Story by: Alix Hines
Pictures by: Alicia Garcia
Community is a word with strong connotations, but the Intervarsity community at VCU is bringing a whole new meaning to the word. Intervarsity at VCU left campus on September 24 for a weekend retreat at Camp Rudolph in Yale, Va., to explore how the basis of religious values and beliefs can bring students together to form a tight-knit community, a family connected by faith.
Focused on community building at the retreat, the group spent the weekend attending worship services led by the worship team, gathering into small groups for prayer and playing games. The group also participated in a retreat of silence. Saturday night was a special night dubbed “gender breakouts.” Male and female participants separated into gender based groups to pray for one another. Afterwards the entire Intervarsity community reconvened for a night of s’mores and songs by the campfire.
At each worship session, a speaker was chosen to give a testimony. The speakers– Luke Sjogren, Sara Tyer and James Denison all addressed their own struggles as Christians, and then discussed how they were able to overcome those struggles through the word of God. Sjogren focused on a community of joy, Tyer discussed doubt and Denison discussed self-humbling and boasting in the Lord.
Alicia Garcia, a junior in Intervarsity, said that the experience taught her that “God is big enough to handle every single problem and anything you have going on in your life. He wants to hear about it; he wants to be with you when you’re joyful and he wants to be with you’re not joyful.”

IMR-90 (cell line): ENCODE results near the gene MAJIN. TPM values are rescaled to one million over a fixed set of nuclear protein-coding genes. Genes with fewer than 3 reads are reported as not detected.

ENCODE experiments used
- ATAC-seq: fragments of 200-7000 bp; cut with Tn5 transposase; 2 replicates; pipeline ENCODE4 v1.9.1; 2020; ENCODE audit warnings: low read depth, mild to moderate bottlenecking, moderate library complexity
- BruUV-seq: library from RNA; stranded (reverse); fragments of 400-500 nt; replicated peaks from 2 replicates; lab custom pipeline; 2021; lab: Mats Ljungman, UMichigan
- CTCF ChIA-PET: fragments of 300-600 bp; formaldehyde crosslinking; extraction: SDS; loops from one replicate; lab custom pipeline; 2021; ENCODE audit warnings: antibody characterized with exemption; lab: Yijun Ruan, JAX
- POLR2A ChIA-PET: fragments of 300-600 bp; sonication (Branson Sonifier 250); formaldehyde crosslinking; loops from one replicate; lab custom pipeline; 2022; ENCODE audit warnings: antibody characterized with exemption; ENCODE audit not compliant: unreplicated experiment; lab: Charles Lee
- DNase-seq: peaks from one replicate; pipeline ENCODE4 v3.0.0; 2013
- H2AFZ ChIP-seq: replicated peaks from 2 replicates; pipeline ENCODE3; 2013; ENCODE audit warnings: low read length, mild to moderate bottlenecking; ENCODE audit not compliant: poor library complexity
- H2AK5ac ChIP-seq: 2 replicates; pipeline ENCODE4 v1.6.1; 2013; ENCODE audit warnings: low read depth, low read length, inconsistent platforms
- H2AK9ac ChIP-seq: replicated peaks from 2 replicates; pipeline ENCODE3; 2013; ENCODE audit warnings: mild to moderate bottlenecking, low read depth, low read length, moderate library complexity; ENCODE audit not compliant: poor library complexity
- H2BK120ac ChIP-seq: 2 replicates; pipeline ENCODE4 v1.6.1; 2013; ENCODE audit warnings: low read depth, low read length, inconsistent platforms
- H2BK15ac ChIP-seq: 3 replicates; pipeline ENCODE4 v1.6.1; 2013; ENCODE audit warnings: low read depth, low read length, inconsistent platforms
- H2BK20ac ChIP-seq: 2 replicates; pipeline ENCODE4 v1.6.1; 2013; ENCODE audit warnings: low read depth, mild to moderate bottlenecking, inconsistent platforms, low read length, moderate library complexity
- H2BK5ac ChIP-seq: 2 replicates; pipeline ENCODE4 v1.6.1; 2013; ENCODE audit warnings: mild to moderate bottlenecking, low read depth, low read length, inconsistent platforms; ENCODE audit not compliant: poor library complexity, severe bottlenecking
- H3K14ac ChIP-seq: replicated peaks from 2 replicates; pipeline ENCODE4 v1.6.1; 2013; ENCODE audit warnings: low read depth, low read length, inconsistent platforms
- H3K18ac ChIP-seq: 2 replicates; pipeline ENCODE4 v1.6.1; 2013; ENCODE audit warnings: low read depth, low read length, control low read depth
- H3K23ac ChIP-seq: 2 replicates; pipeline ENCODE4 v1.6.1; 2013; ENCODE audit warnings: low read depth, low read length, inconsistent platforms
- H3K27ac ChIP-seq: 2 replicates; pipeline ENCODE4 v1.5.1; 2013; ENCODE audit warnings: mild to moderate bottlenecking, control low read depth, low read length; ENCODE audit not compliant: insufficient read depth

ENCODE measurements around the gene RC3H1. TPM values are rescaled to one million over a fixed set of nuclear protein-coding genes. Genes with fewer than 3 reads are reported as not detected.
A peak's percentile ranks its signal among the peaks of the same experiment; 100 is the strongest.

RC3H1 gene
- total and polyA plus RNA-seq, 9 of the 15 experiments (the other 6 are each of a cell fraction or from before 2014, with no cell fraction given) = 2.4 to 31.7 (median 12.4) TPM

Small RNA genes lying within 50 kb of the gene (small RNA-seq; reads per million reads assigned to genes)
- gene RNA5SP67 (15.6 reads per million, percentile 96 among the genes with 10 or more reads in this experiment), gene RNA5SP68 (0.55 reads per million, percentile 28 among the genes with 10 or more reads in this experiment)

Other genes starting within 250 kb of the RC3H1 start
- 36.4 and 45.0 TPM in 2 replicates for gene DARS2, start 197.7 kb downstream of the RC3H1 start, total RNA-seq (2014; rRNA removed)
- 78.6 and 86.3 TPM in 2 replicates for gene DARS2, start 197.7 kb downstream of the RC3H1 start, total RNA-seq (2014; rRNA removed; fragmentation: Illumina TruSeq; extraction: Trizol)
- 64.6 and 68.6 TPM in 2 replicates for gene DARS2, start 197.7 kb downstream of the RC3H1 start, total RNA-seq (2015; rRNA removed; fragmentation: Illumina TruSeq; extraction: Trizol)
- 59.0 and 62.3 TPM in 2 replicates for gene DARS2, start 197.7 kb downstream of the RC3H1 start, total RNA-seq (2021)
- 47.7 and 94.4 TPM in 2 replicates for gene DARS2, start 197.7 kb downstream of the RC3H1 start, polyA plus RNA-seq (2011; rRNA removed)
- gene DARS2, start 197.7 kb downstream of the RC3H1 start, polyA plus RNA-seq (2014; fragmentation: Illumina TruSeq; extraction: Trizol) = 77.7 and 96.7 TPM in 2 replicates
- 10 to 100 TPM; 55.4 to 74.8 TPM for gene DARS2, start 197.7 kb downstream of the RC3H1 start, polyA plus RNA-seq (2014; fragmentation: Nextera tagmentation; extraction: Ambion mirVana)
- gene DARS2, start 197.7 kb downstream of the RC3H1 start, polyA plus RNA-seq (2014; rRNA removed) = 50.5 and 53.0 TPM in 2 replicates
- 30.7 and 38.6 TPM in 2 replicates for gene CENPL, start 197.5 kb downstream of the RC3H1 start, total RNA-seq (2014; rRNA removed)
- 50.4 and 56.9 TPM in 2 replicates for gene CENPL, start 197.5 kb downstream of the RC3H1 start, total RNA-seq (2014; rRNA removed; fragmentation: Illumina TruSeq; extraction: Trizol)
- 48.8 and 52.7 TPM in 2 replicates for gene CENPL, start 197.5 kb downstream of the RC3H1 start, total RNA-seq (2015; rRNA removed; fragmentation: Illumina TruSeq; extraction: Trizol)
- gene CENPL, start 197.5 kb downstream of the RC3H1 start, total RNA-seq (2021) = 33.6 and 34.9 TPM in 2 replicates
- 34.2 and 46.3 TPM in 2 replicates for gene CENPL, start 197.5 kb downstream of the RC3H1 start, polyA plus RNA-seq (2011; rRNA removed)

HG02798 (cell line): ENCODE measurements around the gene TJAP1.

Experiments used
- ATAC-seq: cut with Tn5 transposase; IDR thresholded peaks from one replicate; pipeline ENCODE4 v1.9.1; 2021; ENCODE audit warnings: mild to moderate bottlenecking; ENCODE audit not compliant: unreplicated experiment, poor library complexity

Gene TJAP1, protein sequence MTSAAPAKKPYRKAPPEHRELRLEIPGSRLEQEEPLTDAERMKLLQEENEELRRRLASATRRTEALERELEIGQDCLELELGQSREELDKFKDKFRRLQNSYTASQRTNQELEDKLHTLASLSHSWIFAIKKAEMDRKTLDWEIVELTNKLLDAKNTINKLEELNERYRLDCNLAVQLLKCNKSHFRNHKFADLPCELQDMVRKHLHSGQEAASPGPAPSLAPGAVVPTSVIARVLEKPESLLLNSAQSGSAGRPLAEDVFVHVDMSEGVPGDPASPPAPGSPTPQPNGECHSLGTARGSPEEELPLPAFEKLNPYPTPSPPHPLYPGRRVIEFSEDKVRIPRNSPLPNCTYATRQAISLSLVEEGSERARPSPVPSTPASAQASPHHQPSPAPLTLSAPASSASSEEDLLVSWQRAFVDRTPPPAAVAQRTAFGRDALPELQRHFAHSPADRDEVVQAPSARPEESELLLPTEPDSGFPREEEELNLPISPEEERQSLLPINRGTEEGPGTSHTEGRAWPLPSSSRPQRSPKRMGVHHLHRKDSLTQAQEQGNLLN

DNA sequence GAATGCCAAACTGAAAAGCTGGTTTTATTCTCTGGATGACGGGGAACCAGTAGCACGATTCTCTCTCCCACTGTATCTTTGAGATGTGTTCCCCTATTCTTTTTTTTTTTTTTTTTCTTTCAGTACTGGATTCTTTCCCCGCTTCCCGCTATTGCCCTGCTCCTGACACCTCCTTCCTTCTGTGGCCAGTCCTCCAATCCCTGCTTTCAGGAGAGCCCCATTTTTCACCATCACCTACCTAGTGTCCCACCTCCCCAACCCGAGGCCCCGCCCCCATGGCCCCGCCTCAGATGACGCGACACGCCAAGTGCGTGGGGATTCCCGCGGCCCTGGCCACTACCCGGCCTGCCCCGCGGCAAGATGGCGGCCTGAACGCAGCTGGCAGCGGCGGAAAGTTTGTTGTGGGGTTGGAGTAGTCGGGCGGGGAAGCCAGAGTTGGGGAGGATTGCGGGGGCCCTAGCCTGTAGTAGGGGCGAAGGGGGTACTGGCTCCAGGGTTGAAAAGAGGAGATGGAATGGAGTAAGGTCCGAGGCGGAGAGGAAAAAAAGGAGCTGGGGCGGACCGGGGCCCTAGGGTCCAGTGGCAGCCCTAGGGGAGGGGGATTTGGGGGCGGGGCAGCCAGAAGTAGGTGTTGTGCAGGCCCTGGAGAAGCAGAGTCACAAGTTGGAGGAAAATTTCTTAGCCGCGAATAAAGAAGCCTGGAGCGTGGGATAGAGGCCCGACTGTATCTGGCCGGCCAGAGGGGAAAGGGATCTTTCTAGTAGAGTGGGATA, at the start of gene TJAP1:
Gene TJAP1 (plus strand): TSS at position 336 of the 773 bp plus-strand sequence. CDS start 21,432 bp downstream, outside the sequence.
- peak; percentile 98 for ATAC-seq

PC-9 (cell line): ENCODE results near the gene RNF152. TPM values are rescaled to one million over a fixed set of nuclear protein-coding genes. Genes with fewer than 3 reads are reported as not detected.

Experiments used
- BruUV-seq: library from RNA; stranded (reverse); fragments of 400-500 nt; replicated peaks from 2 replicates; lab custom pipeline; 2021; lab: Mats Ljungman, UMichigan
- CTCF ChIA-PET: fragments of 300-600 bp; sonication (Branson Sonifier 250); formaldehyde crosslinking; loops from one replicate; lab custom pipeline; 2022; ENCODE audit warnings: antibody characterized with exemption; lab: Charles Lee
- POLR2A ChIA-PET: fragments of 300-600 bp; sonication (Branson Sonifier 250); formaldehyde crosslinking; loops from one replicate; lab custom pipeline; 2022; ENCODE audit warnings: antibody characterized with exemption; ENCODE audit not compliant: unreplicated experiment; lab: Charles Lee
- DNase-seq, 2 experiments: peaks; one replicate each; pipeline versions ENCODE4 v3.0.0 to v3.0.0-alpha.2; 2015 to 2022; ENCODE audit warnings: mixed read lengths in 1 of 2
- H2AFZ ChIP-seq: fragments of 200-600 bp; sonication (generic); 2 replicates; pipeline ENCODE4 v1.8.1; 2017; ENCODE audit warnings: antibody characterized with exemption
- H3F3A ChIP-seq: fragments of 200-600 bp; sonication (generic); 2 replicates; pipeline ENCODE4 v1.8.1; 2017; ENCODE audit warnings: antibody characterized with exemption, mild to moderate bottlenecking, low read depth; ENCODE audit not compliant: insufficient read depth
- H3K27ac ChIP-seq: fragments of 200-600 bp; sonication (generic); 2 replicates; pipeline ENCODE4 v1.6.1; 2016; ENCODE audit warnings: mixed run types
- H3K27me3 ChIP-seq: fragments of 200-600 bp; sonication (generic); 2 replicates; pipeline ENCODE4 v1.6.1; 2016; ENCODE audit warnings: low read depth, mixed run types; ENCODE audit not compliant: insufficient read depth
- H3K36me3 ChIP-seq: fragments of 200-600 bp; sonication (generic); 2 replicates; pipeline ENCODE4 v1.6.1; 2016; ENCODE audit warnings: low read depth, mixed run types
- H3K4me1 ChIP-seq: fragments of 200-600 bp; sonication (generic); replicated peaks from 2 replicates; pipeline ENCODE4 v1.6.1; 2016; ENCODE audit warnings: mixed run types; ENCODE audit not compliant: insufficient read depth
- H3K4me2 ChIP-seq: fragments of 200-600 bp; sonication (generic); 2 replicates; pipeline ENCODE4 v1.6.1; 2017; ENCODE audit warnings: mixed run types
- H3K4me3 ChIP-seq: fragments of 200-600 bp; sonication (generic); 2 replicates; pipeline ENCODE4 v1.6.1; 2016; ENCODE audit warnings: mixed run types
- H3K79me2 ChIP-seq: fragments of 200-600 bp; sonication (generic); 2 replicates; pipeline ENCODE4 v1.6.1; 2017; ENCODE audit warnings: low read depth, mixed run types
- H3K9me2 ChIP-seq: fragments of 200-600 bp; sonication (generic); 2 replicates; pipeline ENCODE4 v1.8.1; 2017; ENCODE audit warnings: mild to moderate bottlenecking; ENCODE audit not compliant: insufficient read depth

The retreat of silence was an important event for everyone who attended the retreat. It provided the group with a time for self-reflection and prayer. “It’s just good because at VCU and on campus with school and stuff, it’s easy to be around so much noise and be busy, but there it’s like a set time for you to just be still and read scripture,” explained Garcia.
As master of ceremonies, sophomore Rinu Ramesh was able to see another side of the retreat. She and other members of the worship team met for 15 minutes before the rest of the group arrived to rehearse. Ramesh commented, “It was definitely a blessing. I felt like even though it was student led, there was authority there. In a sense we were making sure that God was still there. We were still emphasizing him.”
Senior Tony Harris was involved in planning the retreat. “We didn’t want it to be the typical Christian youth group type of thing. We want to actually get to know each other, invest in each other and actually become that family inside Intervarsity.” There was an abundance of time set aside for games and other activities designed for group bonding. At one point, the group was split into teams and was given a list of tasks to complete, including doing the Limbo under the volleyball net, playing with a parachute, shooting five free throws, and even duct-taping a member of the group to a tree. Through these activities, the group gained a sense of community spirit with one another.
According to Ramesh, “A lot of people I know come into Intervarsity with uncertainty. I feel like having each others’ stories being shared and everything gives us hope. That’s when community becomes an important factor because we are there to encourage people and lift them up to a Godly perspective.”
The weekend gave new members a chance to become acquainted with older members and build faith in God through one another. Many of the members of Intervarsity have attended services held by other Christian organizations on campus, but all agree that the Intervarsity community is family. “We are brothers and sisters of God, and if we don’t take time to get to know this other person who is my brother or sister in Christ, then you’re breaking down the kingdom of God,” Harris concluded about the experience.